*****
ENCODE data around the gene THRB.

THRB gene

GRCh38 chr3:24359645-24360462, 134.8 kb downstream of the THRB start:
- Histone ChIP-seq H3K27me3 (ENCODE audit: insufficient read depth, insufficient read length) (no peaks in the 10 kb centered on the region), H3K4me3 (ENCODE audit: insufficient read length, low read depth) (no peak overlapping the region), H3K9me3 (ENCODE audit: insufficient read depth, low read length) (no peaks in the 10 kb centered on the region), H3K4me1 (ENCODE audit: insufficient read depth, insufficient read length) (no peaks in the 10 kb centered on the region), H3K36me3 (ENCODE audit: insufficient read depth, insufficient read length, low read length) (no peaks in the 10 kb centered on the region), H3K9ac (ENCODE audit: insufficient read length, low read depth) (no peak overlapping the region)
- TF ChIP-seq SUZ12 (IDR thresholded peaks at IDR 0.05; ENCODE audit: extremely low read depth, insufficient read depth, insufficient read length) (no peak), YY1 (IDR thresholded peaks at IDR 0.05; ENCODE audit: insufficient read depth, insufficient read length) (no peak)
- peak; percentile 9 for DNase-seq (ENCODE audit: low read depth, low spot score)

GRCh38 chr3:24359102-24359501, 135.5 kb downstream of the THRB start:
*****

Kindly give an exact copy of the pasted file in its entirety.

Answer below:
ENCODE data around the gene THRB.

THRB gene

GRCh38 chr3:24359645-24360462, 134.8 kb downstream of the THRB start:
- Histone ChIP-seq H3K27me3 (ENCODE audit: insufficient read depth, insufficient read length) (no peaks in the 10 kb centered on the region), H3K4me3 (ENCODE audit: insufficient read length, low read depth) (no peak overlapping the region), H3K9me3 (ENCODE audit: insufficient read depth, low read length) (no peaks in the 10 kb centered on the region), H3K4me1 (ENCODE audit: insufficient read depth, insufficient read length) (no peaks in the 10 kb centered on the region), H3K36me3 (ENCODE audit: insufficient read depth, insufficient read length, low read length) (no peaks in the 10 kb centered on the region), H3K9ac (ENCODE audit: insufficient read length, low read depth) (no peak overlapping the region)
- TF ChIP-seq SUZ12 (IDR thresholded peaks at IDR 0.05; ENCODE audit: extremely low read depth, insufficient read depth, insufficient read length) (no peak), YY1 (IDR thresholded peaks at IDR 0.05; ENCODE audit: insufficient read depth, insufficient read length) (no peak)
- peak; percentile 9 for DNase-seq (ENCODE audit: low read depth, low spot score)

GRCh38 chr3:24359102-24359501, 135.5 kb downstream of the THRB start: